The term "Franconian" refers to a collection of dialects, and not to a language.[8] As a residual category, Franconian is defined by what it is not, rather than what it is in and of itself.[9] While a descriptive definition of Franconian as a whole does not exist, its internal subdivisions can be defined and contrasted, both with one another and other large dialect groupings.

Division of contemporary dialects

Low Franconian

Low Franconian dialect area in the Netherlands, Belgium, Germany, and France.

Low Franconian or Low Frankish, consists of Dutch, Afrikaans and their dialects. [10] A transitional zone between Low Franconian and Central Franconian is formed by the so-called Meuse-Rhenish dialects located in southern Dutch Limburg and in the German Lower Rhine.[11]

Middle Franconian

West Central German language area

The West Central German dialects of Central and Rhine Franconian are spoken in the German states of South-Western North Rhine-Westphalia, most of Rhineland-Palatinate, Saarland, northern Baden-Württemberg, southern Hesse, northern Bavaria, in the bordering French Moselle department, and in Luxembourg, as well as by the Transylvanian Saxons in Romania, and by the Pennsylvania Germans in North America.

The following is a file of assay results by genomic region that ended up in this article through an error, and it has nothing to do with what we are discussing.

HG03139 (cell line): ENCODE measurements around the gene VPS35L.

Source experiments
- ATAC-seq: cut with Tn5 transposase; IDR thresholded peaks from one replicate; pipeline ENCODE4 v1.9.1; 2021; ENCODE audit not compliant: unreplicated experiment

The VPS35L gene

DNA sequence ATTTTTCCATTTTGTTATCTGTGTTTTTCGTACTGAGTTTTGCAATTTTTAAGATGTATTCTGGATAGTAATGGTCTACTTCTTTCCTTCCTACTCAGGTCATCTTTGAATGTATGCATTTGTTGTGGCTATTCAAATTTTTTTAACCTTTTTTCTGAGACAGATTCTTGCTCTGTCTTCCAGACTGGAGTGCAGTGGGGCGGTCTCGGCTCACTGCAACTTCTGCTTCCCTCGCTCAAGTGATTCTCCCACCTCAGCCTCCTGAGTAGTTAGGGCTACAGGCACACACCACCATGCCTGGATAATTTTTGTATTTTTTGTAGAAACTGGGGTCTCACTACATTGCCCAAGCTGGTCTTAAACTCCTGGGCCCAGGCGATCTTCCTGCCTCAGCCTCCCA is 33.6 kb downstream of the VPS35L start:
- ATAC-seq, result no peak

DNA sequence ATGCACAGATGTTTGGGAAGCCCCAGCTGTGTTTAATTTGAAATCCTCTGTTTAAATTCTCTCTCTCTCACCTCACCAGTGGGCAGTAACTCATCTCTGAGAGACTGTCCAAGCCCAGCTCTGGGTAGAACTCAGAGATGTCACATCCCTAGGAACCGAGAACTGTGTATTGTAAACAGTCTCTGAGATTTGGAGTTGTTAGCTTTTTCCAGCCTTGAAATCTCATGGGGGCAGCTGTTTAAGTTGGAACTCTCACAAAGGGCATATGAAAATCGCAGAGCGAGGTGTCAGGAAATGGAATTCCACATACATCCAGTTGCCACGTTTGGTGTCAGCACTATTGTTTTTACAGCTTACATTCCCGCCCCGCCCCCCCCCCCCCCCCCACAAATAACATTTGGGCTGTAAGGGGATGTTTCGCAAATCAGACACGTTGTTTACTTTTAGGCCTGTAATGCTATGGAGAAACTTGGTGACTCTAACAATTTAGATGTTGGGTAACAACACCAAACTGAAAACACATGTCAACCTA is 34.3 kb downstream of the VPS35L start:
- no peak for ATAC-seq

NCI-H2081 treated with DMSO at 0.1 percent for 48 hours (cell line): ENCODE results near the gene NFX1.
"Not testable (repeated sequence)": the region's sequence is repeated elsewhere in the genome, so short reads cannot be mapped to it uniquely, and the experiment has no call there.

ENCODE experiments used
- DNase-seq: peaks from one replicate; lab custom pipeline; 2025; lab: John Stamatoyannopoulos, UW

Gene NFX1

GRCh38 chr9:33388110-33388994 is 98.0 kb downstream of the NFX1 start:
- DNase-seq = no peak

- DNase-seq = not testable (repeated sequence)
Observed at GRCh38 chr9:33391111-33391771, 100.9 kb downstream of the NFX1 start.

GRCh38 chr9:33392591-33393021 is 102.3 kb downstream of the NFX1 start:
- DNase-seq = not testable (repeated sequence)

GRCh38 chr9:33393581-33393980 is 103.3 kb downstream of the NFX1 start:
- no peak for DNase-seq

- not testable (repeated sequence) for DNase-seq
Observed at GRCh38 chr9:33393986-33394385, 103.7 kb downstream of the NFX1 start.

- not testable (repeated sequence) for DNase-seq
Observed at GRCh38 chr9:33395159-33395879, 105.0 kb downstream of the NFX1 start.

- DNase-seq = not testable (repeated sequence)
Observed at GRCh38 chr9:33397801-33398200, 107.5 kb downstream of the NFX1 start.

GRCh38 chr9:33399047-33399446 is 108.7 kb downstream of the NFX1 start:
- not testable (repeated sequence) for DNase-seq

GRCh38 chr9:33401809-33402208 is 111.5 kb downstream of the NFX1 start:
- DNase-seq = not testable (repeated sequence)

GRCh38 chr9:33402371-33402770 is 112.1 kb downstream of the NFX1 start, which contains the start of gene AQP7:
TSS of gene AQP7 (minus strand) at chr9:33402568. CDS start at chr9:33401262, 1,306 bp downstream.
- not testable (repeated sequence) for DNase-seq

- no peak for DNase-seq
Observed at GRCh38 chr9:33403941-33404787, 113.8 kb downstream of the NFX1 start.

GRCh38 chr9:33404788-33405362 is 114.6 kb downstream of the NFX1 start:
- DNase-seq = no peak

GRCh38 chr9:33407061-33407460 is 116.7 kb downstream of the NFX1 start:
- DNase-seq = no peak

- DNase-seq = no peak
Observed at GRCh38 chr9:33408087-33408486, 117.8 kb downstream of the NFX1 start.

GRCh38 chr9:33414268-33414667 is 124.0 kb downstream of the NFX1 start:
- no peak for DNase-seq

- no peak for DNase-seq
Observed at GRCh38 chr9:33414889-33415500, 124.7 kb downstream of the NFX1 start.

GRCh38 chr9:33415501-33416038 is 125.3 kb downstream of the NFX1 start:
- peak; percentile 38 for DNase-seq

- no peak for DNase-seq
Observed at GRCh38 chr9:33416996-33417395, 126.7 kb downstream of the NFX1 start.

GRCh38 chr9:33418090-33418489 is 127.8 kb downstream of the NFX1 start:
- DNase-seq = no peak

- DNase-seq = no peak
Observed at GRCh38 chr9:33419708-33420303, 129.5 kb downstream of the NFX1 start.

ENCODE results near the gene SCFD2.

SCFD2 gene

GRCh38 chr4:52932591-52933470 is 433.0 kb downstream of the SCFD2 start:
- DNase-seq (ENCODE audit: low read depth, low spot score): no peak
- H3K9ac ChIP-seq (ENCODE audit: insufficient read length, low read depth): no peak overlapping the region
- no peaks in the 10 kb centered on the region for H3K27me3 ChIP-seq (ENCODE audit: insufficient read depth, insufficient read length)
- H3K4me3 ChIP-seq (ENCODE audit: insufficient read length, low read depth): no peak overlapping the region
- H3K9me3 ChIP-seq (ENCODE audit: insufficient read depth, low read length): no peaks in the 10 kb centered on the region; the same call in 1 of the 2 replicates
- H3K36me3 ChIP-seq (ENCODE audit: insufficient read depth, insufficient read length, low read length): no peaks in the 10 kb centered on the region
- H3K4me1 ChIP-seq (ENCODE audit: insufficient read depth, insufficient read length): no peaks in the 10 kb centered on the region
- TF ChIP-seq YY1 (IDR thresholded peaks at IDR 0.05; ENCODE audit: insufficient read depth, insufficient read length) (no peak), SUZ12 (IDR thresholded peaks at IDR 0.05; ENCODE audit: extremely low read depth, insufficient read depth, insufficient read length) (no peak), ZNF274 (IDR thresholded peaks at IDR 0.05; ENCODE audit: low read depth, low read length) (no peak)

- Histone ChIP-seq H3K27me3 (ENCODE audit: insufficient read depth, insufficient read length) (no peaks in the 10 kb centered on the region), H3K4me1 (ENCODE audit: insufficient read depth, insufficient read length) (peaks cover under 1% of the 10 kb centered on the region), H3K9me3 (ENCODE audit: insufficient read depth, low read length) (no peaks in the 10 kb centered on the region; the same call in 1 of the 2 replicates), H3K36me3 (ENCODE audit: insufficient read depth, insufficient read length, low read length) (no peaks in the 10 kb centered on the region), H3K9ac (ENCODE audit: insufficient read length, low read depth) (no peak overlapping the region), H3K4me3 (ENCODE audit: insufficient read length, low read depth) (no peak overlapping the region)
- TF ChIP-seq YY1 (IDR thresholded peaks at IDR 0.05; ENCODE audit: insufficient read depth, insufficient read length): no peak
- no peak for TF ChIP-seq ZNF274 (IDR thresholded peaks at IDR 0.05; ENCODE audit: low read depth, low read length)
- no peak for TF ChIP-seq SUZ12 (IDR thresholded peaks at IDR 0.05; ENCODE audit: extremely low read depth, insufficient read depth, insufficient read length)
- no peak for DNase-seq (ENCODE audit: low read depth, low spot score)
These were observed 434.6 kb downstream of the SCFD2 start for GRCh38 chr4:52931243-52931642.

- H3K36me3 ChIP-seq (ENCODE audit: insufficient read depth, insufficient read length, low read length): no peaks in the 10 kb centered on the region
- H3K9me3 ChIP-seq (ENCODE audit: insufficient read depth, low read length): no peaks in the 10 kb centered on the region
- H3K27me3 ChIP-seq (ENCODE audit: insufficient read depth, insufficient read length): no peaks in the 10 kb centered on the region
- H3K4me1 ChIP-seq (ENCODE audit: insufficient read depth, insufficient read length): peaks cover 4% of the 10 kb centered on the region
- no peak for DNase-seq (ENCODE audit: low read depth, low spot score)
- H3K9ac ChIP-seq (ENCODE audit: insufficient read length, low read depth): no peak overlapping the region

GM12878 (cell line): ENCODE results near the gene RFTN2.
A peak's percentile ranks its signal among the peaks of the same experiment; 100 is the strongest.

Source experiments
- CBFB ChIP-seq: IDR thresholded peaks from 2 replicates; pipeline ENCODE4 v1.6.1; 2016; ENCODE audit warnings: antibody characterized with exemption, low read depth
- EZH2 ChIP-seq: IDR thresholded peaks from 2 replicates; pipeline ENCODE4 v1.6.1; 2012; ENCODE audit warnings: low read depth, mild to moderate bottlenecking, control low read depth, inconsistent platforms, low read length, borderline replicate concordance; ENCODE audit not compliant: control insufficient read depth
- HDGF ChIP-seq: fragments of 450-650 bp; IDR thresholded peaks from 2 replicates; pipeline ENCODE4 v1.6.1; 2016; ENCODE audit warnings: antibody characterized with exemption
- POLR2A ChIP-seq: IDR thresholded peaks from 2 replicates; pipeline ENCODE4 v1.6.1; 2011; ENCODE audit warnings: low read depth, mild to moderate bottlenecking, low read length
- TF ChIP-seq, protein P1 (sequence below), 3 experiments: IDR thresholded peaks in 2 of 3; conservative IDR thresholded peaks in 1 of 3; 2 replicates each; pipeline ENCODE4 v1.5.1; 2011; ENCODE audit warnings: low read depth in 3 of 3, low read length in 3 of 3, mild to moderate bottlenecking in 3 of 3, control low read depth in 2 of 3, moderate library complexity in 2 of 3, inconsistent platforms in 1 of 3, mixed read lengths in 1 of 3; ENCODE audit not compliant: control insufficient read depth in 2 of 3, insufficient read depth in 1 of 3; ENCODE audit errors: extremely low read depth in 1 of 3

High Franconian

The Franconian dialects of Vogtland, the easternmost Franconian-speaking region.
Franconian Vogtland (Bavaria):
  East Franconian
Saxon Vogtland:
  Core Vogtlandian (East Franconian)
  Northern Vogtlandian (transitional between East Franconian and Southeastern Thuringian)
  Southeastern Vogtlandian (transitional between East Franconian and Western Ore Mountainian)

The High Franconian dialects consist of the East- and South Franconian dialects. These dialects are transitional dialects between Central- and Upper German.

The East Franconian dialect branch is one of the most spoken dialect branches in Germany. These dialects are mainly spoken in the region of Franconia. Franconia consists of the Bavarian districts of Upper-, Middle-, and Lower Franconia, the region of South Thuringia (Thuringia), and the eastern parts of the region of Heilbronn-Franken (Tauber Franconia and Hohenlohe) in Baden-Württemberg. The easternmost Franconian-speaking areas are the Saxon parts of Vogtland, in whose central parts East Franconian (Core Vogtlandian), and in whose eastern parts transitional dialects (North Vogtlandian and Southeast Vogtlandian) are spoken. The East Franconian dialects are the only Franconian dialects that are referred to as "Franconian" by their speakers. Only the speakers in Saxon Vogtland refer to their dialects as "Vogtlandian" rather than "Franconian". The largest cities in the East Franconian dialect area are Nuremberg and Würzburg.